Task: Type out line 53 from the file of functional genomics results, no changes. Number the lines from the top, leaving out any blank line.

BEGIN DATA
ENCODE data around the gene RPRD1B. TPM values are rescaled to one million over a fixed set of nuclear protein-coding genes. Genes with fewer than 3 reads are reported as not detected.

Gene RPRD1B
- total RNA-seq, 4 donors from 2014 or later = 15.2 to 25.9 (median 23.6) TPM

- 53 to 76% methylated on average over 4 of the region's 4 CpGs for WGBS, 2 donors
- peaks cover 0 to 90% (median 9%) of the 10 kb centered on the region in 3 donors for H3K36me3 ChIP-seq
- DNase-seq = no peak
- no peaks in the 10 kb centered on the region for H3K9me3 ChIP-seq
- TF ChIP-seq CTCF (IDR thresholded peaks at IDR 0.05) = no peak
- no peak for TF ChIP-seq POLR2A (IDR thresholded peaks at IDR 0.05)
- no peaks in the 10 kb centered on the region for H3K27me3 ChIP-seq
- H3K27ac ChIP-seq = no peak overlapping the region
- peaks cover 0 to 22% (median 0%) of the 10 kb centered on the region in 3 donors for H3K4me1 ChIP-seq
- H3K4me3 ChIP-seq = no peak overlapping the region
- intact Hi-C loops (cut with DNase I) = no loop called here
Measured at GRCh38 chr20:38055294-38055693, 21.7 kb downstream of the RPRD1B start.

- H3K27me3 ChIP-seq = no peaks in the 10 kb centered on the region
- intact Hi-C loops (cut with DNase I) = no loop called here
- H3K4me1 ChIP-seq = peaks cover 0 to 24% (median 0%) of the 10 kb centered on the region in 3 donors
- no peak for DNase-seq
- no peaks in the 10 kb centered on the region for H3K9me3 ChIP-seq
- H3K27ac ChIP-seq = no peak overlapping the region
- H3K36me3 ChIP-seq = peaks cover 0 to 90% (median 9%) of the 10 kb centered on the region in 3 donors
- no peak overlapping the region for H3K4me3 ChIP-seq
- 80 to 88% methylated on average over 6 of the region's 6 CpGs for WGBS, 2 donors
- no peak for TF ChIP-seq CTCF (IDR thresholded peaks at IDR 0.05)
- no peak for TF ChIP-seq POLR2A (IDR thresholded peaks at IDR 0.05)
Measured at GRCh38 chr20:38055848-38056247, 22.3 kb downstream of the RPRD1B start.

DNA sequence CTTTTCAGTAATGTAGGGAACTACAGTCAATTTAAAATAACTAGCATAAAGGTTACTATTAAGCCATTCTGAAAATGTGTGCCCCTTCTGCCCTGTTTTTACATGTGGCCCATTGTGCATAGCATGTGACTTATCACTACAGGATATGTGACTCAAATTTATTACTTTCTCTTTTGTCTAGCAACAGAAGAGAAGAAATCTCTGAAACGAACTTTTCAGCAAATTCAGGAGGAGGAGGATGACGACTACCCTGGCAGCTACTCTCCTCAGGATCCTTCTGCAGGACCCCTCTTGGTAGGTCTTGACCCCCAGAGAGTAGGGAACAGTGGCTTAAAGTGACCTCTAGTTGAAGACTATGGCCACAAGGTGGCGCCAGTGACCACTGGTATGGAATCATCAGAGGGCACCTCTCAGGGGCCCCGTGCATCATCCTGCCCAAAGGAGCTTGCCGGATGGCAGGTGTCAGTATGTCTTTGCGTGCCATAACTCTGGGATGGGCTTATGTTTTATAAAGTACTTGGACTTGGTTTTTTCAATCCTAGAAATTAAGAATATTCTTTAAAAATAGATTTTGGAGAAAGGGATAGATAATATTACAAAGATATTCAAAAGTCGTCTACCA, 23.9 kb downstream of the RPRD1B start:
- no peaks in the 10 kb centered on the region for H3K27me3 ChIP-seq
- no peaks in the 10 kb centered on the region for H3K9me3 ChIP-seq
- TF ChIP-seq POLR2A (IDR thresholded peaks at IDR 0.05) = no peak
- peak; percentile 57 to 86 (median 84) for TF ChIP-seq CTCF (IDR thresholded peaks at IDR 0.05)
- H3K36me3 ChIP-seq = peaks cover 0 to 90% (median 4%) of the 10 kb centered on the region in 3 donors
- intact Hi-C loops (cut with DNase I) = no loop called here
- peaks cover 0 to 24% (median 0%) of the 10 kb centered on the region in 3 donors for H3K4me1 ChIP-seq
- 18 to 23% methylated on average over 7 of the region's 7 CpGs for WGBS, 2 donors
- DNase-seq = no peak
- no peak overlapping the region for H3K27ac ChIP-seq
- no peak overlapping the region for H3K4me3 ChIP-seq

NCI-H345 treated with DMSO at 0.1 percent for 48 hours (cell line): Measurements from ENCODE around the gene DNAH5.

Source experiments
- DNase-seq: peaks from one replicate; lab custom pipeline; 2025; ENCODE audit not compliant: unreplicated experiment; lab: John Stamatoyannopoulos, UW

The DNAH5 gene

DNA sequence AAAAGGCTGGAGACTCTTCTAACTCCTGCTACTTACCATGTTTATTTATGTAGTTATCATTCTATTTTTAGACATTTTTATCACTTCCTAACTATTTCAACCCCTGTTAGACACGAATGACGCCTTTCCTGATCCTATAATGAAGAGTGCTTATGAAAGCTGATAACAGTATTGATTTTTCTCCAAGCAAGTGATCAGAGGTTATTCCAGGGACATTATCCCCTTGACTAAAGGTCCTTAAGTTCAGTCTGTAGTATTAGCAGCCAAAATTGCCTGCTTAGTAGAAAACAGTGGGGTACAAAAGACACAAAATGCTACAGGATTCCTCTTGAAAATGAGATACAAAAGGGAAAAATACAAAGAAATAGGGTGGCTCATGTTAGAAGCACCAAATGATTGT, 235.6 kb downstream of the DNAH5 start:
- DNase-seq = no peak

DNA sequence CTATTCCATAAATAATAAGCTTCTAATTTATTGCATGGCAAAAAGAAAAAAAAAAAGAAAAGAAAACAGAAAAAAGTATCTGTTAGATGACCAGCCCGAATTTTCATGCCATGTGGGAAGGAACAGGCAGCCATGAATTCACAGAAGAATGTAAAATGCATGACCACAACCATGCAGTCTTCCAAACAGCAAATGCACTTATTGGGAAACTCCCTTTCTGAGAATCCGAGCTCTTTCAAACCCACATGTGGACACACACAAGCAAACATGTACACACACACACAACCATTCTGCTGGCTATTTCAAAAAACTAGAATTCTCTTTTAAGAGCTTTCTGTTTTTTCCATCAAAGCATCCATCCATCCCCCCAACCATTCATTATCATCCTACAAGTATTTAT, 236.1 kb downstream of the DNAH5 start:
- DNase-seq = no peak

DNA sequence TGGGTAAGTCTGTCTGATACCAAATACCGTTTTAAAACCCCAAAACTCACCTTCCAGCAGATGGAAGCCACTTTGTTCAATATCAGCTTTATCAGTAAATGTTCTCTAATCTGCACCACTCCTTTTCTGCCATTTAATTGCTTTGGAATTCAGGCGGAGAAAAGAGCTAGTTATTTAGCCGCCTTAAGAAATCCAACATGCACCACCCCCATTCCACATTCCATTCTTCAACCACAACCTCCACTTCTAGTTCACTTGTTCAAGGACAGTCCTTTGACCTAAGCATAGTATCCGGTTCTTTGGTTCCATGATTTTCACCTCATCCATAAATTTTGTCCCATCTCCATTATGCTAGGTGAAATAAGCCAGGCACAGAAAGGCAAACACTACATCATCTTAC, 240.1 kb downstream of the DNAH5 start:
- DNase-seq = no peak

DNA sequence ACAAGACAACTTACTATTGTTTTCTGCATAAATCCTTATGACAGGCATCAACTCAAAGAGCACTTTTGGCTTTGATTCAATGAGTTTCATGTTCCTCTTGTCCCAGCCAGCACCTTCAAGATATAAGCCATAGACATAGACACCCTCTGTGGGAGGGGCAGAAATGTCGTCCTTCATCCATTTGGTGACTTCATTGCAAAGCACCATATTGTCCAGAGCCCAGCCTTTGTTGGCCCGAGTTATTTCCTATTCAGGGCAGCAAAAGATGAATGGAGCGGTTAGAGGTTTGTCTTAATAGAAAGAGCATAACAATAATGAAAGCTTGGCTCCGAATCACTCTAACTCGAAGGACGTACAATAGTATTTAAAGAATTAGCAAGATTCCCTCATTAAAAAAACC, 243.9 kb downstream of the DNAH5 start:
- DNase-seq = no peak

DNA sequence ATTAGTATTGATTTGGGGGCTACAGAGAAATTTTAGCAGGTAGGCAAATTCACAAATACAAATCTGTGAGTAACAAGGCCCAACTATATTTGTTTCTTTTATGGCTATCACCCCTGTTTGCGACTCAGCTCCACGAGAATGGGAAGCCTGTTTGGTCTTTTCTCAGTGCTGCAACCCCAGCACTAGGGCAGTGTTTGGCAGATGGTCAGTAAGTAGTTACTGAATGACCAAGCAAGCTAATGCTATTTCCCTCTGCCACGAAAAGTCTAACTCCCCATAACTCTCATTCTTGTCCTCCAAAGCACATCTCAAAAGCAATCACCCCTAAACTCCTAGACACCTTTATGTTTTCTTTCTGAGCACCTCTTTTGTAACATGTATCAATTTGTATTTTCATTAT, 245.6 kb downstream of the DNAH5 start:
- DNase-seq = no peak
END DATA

- DNase-seq = no peak